"His work is so exquisite. I just knew that I would be inspired by his response to his material and his level of talent and craftsmanship and ideas and everything else," said Hewitt, who interviews artists, curators and gallery owners as the co-host of the KCBX public radio show "Ears on Art." "The fact that he was approaching me said that he had full trust (in me), there's something very gratifying... I was honored that he would seek me out and say, 'Let's try it.'"
"I've always been a big fan of Crissa's work," Lundgren said. "When I said, 'Crissa, let's do a piece,' her eyes lit up and we just took off from there."
So far, the pair have created three vessels featuring ebony wood and silver lids or handles. They're currently working on a natural edge piece made from honey acacia that will feature a hammered copper lid with a finial, and possibly a gemstone secreted inside. "Crissa just wanted to go way outside the box" in making the container, Lundgren explained.
Asked where he finds his inspiration, Lundgren said he often finds himself thinking about woodturning while under the ocean surface. "That's the one thing that's pretty cool about diving. You can let your mind go and... wonder about anything because it's so automatic," he said. "Once you're comfortable there, then it is really peaceful and really relaxing."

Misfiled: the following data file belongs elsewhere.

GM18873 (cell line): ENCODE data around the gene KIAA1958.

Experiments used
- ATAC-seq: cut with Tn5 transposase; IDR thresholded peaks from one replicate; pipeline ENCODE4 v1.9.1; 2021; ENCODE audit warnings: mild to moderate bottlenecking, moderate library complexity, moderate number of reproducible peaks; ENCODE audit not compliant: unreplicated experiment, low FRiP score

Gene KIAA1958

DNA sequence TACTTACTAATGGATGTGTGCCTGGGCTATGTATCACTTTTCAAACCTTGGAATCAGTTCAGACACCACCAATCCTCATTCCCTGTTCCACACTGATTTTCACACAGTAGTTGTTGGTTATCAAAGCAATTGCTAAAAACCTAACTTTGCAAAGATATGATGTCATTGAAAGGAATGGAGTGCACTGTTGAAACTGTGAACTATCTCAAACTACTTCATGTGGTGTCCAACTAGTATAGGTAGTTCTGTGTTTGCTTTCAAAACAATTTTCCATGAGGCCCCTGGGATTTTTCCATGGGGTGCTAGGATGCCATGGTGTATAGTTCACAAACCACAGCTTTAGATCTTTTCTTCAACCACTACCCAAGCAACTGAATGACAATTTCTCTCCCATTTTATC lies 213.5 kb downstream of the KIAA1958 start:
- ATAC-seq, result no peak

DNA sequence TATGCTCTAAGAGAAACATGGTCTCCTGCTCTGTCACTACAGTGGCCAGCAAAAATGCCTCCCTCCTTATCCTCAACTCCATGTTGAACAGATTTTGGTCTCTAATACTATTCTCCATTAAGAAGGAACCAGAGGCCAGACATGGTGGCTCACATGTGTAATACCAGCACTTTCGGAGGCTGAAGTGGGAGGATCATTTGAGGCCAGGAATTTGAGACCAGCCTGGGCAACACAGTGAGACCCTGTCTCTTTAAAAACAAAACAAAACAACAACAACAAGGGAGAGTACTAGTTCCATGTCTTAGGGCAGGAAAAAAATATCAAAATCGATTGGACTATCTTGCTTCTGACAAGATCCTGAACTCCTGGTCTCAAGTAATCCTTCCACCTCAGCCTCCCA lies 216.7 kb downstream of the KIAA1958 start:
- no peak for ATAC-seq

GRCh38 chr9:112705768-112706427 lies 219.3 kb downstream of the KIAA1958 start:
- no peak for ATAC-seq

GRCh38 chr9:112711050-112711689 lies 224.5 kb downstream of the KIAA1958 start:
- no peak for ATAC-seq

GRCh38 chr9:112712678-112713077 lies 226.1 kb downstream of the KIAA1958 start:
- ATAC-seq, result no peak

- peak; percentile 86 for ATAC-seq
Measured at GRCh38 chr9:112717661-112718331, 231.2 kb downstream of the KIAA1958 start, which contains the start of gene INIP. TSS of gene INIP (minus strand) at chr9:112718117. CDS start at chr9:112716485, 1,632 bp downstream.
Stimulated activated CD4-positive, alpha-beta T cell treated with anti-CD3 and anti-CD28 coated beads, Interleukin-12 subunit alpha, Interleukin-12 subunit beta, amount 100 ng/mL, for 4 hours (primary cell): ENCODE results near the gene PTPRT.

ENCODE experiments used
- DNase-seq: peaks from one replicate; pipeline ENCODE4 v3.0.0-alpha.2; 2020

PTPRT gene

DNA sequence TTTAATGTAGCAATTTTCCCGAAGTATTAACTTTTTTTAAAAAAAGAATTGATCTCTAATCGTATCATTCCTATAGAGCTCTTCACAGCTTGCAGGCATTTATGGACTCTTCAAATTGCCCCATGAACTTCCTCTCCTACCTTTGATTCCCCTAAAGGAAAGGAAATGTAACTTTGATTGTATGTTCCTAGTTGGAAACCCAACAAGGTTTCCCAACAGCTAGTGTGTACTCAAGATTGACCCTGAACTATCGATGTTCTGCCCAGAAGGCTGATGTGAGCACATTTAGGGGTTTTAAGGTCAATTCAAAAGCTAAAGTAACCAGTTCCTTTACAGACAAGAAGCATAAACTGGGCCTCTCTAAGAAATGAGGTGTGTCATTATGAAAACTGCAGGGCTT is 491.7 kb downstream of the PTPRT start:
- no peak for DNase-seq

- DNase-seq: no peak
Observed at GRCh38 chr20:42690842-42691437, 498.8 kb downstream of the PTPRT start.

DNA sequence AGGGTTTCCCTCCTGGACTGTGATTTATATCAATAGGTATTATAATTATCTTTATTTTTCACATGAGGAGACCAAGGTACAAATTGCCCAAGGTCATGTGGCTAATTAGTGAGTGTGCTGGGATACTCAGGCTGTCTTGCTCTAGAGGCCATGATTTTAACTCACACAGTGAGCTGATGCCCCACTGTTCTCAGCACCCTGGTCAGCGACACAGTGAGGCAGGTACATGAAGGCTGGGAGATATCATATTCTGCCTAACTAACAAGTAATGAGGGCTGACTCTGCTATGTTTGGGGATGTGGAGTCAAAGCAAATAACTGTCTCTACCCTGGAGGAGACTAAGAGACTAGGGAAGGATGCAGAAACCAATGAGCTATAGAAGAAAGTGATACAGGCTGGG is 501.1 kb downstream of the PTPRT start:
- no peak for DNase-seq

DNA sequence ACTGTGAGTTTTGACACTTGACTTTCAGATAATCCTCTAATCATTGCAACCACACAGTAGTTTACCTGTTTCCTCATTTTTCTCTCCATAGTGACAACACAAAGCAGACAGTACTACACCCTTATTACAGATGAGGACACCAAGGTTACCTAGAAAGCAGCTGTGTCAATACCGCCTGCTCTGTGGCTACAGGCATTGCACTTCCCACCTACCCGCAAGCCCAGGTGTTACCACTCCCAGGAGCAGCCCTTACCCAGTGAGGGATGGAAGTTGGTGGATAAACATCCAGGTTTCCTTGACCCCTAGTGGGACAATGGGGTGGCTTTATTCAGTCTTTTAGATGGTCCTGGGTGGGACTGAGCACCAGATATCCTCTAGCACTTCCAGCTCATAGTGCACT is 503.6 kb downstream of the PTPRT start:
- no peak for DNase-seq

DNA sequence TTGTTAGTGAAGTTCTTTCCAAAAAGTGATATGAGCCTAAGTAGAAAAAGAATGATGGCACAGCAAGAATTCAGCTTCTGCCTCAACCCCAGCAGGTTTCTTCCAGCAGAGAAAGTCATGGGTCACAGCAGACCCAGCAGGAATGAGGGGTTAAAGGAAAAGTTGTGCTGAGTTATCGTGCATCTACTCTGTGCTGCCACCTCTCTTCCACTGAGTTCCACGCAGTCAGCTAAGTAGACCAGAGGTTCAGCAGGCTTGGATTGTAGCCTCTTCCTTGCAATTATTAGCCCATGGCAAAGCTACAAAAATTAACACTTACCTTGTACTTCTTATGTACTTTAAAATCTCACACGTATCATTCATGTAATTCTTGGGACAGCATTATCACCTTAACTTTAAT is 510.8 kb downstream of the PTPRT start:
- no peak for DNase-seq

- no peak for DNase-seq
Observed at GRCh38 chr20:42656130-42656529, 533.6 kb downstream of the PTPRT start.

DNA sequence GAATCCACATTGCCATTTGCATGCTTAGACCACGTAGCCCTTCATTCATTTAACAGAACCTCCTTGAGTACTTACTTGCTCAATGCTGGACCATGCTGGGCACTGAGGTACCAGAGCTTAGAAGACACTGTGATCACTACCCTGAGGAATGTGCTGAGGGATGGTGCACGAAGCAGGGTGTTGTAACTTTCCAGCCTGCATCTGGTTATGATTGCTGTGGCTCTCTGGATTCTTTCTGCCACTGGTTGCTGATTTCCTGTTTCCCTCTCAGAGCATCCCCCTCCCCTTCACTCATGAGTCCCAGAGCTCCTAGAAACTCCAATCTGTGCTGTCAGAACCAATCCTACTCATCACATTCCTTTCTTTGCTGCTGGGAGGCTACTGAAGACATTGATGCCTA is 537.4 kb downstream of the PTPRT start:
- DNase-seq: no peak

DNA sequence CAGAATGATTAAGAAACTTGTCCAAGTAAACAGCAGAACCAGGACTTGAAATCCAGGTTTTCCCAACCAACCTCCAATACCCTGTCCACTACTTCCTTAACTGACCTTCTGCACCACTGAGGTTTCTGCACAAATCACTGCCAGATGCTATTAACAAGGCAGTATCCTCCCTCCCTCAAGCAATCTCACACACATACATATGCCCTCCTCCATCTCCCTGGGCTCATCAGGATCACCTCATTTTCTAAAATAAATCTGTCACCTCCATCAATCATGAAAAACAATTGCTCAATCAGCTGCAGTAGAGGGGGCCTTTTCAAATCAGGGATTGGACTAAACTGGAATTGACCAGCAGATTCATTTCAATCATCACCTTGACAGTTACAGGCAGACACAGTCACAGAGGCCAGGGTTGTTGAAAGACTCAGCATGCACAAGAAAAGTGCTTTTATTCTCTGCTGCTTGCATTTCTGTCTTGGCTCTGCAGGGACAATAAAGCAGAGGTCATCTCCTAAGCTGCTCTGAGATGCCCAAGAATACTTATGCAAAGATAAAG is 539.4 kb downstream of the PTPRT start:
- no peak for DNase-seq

Lundgren experiences a similar sense of calm in the studio.
"I've been really fortunate to have two things I really enjoy doing," Lundgren said. "It's always nice to do the same thing over and over again, (but) it gets really old." Splitting his time between the shore and the sea, the wood and the waves, breaks up the boredom and helps keep his mind and body active, he said.
"It's a whole different skill set. When I'm diving, I'm just a glorified apple picker," relying primarily on physical strength and luck, he explained. While on land, he's focused on transforming a silica-laden chunk of slightly brittle black acacia into an urn or a rich redwood burl into a natural edge bowl.
"It's a good yin and yang," he said.
While Mexican immigrants continue to be demonized and characterized as “criminals,” “drug dealers,” “rapists,” “illegal aliens” and “invaders” by American leaders and millions of citizens, they have essentially become “foreigners in their own land.
The informal economy is widespread, diverse, and deeply tied to the formal economy. It is also full of paradoxes and contradictions, which make it difficult to find simple solutions.
Not only did neoliberalism redefine the role of the state, it also intensified the speed and depth of globalization, which radically transformed the economy.
Capitalism is perceived to be a result of policy, social norms, and race and gender discrimination that have ensured a large pool of workers willing to work for low wages.
- 1 of 126
- next ›